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Are you an emotional person or the calmest one in the room when it comes to business? Either way, when the time comes to value your practice for a sale, there will probably be biases to grapple with when coming to a reasonable conclusion about what your years of hard work are worth.
The sweat equity you’ve built up over time is worth more than ledger numbers might suggest. Still, spreadsheets have the most clout with business valuators and your prospective buyers. Making interested parties see beyond the numbers to understand what your investment is truly worth requires some deft presentation ideas. Ultimately too, many sellers will need to come to grips with certain facts: that is, oftentimes the elements of business you are most proud of or attached to emotionally, might not be the same factors which move the needle in a meaningful way come valuation time.
Quantitative measures – historical financial statements, forecasts, revenues, cash flows and trends – are obvious measures of a business’ value. Qualitative factors, the softer aspects of business, are also taken into consideration. These measures include a business’ reputation.
Presenting your business to buyers
To make prospective buyers appreciate your hard work, beyond what the spreadsheets show, chartered business valuator, certified exit planning advisor and co-founder of Valuation Support Partners, Ltd., Jason Kwiatkowski recommends sellers use their time leading up to retirement to prepare a pre-sale, due diligence binder which contains answers to questions that potential buyers will ask during the due diligence process. These can include:
- A brief history and company overview.
- Strategic plans, including financial projections.
- Client base details – revenues by customer, information to show how many customers you have, recurring revenues and commissions, customer dependence and attrition, etc.
- Key employees and reasons why each would remain with the company after a sale.
- Customer and employee testimonials.
- Details regarding information technology, computer systems and employee policies/procedures.
Value drivers which make one company worth more than the next include profit margins, a recurring and transferable client base, company culture, brand recognition, business reputation, customer and employee loyalty, systems, a trained and efficient workforce and a sales team. These are ultimately worth more than a company where the owner brings in clients and maintains most personal relationships. Too much control by the owner and over-dependence on one or two key customers or employees can detract from business value.
“Think about what would be important to you if you were going to buy the business,” he says. “Try to put the emotion aside, if you can. If you get too emotional, chances are when the time comes to sell your business, you won’t be willing to let go for the offers you get.”
Marketplace opportunity and future earnings potential, for example, is often where business owners tend to be overly optimistic about value. Kwiatkowski says opportunity for growth in the future is not always something prospective buyers are willing to pay for.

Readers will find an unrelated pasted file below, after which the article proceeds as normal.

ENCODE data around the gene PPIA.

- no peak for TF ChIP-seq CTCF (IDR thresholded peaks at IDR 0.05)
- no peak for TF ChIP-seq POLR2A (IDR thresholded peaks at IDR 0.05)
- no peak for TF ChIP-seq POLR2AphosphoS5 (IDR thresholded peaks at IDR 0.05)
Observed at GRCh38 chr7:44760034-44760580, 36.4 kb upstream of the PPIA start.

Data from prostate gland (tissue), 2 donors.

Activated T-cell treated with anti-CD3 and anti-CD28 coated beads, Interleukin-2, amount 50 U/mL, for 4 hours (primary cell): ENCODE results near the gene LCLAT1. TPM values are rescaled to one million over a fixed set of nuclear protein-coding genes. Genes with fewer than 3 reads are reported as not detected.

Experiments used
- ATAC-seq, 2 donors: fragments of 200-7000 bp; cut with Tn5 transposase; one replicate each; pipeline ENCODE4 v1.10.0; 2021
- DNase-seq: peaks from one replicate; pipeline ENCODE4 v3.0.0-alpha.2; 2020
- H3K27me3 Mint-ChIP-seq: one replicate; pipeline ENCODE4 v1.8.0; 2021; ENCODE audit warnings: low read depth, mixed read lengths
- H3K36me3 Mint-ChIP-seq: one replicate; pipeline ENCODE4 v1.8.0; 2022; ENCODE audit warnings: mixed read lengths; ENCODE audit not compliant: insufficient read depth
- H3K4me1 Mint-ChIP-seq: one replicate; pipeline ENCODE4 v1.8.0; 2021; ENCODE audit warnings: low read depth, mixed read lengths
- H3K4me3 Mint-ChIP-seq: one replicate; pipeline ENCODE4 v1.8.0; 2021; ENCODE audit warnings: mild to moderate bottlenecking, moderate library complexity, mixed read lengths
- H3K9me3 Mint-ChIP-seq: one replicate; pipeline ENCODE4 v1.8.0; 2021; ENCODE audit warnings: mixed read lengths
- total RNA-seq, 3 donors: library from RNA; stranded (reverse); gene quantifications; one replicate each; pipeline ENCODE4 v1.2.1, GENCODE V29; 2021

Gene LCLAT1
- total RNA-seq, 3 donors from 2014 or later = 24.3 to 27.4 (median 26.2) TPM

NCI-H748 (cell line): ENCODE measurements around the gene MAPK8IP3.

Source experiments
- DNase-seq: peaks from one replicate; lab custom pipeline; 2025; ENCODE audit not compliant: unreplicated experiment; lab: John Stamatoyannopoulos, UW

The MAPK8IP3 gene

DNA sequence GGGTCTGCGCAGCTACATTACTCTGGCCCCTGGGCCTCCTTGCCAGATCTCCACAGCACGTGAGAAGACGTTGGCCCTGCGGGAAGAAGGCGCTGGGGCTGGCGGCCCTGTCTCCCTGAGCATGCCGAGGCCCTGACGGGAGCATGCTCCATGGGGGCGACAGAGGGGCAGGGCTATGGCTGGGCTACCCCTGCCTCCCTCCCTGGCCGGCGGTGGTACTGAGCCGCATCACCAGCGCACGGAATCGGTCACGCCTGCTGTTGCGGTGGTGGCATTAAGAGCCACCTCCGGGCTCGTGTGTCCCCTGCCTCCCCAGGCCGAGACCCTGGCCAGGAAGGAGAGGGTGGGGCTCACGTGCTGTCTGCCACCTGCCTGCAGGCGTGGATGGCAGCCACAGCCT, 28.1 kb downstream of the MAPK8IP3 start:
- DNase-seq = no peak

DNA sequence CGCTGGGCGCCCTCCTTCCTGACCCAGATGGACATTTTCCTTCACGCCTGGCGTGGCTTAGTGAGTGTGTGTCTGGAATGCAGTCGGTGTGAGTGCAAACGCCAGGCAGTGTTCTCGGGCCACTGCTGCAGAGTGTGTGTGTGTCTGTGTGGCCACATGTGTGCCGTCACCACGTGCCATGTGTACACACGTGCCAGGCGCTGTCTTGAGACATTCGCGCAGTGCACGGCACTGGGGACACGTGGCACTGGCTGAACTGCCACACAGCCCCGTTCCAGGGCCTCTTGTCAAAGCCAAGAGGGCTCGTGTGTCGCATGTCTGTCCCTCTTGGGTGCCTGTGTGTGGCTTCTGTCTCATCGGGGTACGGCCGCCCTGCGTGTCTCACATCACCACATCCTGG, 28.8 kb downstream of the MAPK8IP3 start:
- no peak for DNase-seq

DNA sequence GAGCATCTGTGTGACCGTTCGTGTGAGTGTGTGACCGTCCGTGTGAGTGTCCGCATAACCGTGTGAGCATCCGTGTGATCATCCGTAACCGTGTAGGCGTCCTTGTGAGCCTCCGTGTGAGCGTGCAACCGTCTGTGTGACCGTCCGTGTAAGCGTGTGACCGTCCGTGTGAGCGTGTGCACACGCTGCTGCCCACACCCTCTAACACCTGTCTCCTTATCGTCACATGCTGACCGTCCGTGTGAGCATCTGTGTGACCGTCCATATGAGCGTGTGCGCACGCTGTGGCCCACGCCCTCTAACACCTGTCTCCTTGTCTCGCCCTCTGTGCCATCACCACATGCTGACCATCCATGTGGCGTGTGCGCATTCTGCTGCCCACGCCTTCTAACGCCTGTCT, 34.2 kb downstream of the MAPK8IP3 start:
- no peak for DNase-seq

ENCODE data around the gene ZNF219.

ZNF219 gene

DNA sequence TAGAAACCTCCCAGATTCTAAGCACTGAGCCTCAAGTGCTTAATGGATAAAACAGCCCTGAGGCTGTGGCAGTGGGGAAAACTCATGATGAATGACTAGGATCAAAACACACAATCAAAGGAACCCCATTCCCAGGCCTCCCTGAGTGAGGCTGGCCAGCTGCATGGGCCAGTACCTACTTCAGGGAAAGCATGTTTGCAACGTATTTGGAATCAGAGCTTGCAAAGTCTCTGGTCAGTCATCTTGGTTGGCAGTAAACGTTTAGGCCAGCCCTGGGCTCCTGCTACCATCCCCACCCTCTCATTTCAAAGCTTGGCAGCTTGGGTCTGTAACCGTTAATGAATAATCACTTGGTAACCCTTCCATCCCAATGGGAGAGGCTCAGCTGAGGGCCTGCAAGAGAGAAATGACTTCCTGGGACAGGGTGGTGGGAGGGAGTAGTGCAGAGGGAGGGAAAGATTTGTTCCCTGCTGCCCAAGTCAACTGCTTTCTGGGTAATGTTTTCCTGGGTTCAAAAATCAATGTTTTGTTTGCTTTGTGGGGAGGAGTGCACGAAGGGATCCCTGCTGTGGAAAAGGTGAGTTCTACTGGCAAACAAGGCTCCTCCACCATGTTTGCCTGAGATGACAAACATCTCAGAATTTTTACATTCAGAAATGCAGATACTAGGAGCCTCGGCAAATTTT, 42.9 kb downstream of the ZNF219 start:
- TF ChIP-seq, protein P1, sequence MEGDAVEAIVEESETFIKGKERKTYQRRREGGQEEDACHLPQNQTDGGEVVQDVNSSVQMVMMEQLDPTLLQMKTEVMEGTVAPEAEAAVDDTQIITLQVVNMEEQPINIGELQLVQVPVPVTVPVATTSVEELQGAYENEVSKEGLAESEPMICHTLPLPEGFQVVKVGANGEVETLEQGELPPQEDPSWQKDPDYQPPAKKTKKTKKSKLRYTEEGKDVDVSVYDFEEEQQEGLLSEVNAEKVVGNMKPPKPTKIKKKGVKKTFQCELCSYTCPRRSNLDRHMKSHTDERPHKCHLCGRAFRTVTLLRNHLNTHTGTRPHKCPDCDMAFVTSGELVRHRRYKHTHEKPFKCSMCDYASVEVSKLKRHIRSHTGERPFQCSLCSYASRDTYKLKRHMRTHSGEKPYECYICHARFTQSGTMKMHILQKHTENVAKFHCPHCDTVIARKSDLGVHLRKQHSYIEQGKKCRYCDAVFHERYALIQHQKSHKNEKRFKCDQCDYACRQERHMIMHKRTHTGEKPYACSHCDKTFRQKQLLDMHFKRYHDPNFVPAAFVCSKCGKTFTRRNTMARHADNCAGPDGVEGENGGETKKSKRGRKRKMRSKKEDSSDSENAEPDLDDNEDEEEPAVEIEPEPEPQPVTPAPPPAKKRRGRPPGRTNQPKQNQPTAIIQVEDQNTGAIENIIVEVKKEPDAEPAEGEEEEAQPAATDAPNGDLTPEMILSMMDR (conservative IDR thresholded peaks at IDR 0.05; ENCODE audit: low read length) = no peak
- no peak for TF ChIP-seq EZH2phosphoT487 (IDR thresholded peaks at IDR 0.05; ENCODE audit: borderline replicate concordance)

“An investor or purchaser doesn’t necessarily want to pay for what the business will be able to do five years from now. If there’s potential for growth, they’ll take that into account, but they won’t place a lot of emphasis on future opportunity. It’s an emotional issue I see quite a bit with business owners – being overly optimistic about growth and expecting a potential purchaser is going to pay for that.”
Goodwill – that is, the difference between personal goodwill and goodwill that accrues to the business, is another area where the emotionally biased owner might overestimate business value.
Speaking generally, Kwiatkowski says the more transferable a client base is to new owners, the more a buyer might be willing to pay for goodwill. Goodwill accrues to a business by virtue of the business’ location and products and services offered – features that are not dependent on or particular to individual employees or the business owner.
Personal goodwill, on the other hand, is goodwill that accrues to the person by virtue of his or her personal characteristics, good name and reputation. Generally this cannot be transferred to new owners by contract or otherwise. “Personal goodwill, therefore, is non-transferable in nature, and cannot be included in the definition of fair market value.”
So what’s it worth?
Realistically, Kwiatkowski says insurance brokerage companies generally trade between one and three times revenue, depending on business quality, location, carrier contracts, lines of business, client demographics, non-commission based income, length of time in business, reputation and cross-selling opportunities. Other financial services businesses which do not have a recurring book of business will trade for much lower multiples.
Company size also matters. According to the 2017 Business Reference Guide, published by the Business Brokerage Press, insurance agencies with less than $1-million in annual commissions traded for multiples between 1.25 and 1.75 times annual commissions in 2017. Over $1-million, multiples increase to two times annual commissions. Over $3-million in annual commissions, he says the multiple could go as high as three times annual commissions.
“Generally speaking, smaller companies are less established and more dependent on the owner,” he adds. “As soon as the business is more dependent on the owner, it becomes less valuable. There’s value in building a business to the point where it has its own reputation, policies, procedures and a sales team. That’s a business where the owner can step out of it and the business will still continue to run. It’s more easily transferred to new owners.”